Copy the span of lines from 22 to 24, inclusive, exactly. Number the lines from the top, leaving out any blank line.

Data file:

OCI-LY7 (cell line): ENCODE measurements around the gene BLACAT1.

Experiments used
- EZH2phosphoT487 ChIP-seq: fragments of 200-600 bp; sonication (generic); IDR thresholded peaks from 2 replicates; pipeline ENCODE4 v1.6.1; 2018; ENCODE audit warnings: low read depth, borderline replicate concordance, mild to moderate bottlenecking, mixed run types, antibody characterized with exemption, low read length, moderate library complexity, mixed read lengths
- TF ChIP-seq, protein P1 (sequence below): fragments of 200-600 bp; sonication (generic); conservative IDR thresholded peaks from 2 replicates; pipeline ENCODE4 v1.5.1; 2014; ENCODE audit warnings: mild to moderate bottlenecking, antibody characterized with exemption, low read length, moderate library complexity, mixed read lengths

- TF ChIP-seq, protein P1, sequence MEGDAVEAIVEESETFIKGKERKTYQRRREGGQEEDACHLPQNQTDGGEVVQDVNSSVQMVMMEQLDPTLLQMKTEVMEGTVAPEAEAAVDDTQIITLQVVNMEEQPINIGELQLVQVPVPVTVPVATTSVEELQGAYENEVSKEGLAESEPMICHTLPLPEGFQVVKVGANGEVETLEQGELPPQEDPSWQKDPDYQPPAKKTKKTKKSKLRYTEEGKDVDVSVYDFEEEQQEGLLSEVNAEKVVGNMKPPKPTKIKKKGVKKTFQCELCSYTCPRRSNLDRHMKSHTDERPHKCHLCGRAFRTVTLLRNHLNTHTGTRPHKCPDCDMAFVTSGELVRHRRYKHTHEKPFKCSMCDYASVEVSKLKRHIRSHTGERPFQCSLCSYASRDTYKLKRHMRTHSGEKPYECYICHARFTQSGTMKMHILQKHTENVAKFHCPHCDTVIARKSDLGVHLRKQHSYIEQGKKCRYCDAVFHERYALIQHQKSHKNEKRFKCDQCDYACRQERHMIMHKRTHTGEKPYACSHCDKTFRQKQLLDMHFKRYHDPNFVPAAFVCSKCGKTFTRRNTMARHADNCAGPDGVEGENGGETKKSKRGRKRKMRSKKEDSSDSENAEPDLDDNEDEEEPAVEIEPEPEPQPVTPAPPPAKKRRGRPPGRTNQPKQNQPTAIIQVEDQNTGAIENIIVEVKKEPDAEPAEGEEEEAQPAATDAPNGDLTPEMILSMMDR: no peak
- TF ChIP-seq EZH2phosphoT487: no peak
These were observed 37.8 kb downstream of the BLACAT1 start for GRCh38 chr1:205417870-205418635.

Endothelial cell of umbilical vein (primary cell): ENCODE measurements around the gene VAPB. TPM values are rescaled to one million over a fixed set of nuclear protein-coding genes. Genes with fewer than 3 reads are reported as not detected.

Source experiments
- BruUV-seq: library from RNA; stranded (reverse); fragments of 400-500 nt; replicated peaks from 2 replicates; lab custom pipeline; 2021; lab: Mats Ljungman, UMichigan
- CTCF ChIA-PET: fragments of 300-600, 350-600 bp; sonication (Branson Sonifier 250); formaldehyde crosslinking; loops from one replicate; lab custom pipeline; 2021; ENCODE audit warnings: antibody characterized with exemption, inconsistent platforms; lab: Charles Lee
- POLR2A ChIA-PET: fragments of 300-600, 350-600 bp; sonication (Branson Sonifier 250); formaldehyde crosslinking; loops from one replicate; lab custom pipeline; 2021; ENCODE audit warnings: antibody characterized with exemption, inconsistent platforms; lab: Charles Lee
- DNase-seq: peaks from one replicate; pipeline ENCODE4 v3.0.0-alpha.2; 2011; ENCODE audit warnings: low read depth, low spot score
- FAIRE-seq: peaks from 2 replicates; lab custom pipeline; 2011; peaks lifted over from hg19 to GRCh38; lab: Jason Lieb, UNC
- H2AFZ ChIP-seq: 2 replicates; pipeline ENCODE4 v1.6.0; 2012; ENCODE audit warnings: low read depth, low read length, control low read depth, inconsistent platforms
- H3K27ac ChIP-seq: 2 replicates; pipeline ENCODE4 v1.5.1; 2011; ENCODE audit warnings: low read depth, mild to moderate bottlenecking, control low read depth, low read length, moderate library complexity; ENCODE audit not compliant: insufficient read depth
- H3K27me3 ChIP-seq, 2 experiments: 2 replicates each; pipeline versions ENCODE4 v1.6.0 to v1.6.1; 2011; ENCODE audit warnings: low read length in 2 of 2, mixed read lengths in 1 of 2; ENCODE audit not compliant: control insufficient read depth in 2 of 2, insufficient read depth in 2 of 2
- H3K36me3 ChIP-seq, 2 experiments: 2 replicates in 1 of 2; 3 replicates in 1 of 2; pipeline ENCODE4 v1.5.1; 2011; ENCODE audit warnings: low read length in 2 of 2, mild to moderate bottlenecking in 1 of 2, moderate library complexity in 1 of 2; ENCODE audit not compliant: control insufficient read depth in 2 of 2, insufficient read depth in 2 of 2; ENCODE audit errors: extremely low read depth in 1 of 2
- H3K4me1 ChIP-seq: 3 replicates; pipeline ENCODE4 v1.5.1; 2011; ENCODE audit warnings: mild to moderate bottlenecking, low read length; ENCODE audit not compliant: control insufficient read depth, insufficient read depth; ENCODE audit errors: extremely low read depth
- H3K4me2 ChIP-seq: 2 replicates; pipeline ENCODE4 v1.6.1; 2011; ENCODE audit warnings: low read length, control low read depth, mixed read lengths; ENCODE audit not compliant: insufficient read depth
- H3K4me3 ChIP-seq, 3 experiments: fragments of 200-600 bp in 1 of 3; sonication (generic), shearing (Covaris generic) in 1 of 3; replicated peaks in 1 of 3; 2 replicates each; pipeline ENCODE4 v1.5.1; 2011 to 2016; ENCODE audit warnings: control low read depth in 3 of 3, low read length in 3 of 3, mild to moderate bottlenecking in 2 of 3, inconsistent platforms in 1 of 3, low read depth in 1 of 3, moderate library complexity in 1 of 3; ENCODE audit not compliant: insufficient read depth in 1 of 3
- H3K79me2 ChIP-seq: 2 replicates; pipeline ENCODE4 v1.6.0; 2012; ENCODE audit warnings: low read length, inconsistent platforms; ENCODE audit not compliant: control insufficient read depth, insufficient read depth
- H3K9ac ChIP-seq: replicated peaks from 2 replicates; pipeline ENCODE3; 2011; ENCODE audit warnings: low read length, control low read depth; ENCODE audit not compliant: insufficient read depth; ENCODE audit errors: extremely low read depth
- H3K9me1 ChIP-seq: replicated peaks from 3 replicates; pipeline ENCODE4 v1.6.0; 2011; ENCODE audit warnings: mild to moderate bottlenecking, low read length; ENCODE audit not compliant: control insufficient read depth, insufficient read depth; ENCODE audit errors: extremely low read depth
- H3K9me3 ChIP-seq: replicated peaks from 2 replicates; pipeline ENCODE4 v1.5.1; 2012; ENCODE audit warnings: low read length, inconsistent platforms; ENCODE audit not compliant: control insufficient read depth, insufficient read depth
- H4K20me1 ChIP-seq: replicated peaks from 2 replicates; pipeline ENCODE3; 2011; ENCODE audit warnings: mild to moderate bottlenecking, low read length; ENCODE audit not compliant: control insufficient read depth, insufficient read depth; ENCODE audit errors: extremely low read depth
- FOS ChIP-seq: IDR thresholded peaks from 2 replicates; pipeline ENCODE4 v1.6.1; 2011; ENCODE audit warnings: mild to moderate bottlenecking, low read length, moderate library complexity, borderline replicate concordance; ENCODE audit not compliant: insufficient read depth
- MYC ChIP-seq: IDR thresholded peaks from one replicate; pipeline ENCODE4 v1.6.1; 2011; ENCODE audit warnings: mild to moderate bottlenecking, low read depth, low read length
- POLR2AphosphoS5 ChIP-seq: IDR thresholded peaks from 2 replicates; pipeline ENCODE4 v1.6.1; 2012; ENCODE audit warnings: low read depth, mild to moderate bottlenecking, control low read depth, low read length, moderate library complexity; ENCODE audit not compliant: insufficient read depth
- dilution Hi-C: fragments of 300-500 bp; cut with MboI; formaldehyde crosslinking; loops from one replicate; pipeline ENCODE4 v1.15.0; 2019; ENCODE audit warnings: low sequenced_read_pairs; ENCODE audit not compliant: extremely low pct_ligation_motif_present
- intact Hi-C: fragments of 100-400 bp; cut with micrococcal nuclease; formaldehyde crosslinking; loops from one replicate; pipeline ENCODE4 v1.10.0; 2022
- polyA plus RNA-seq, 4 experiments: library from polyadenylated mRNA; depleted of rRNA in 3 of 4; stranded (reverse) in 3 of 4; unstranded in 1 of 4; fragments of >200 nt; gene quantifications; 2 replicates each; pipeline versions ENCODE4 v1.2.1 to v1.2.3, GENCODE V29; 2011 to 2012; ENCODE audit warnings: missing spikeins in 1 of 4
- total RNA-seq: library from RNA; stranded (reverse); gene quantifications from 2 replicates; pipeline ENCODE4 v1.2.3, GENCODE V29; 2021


- H3K79me2 ChIP-seq: 2 replicates; pipeline ENCODE4 v1.6.0; 2012; ENCODE audit warnings: low read length, inconsistent platforms; ENCODE audit not compliant: control insufficient read depth, insufficient read depth
- H3K9ac ChIP-seq: replicated peaks from 2 replicates; pipeline ENCODE3; 2011; ENCODE audit warnings: low read length, control low read depth; ENCODE audit not compliant: insufficient read depth; ENCODE audit errors: extremely low read depth
- H3K9me1 ChIP-seq: replicated peaks from 3 replicates; pipeline ENCODE4 v1.6.0; 2011; ENCODE audit warnings: mild to moderate bottlenecking, low read length; ENCODE audit not compliant: control insufficient read depth, insufficient read depth; ENCODE audit errors: extremely low read depth